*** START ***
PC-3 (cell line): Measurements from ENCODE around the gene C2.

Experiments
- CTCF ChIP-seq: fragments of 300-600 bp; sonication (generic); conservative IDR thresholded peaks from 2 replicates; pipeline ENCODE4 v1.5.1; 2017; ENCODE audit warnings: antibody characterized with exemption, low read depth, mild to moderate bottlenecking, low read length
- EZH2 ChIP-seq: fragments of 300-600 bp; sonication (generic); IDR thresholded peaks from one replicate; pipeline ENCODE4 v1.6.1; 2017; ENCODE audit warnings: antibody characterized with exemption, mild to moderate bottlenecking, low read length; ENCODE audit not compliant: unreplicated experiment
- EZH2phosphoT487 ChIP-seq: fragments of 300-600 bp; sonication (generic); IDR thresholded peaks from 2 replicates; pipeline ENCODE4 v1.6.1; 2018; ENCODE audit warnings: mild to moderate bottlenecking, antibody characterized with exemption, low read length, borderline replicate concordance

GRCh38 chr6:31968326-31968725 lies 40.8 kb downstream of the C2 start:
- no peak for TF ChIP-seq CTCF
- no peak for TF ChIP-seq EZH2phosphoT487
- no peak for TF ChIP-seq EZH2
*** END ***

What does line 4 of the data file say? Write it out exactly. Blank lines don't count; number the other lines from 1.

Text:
- EZH2 ChIP-seq: fragments of 300-600 bp; sonication (generic); IDR thresholded peaks from one replicate; pipeline ENCODE4 v1.6.1; 2017; ENCODE audit warnings: antibody characterized with exemption, mild to moderate bottlenecking, low read length; ENCODE audit not compliant: unreplicated experiment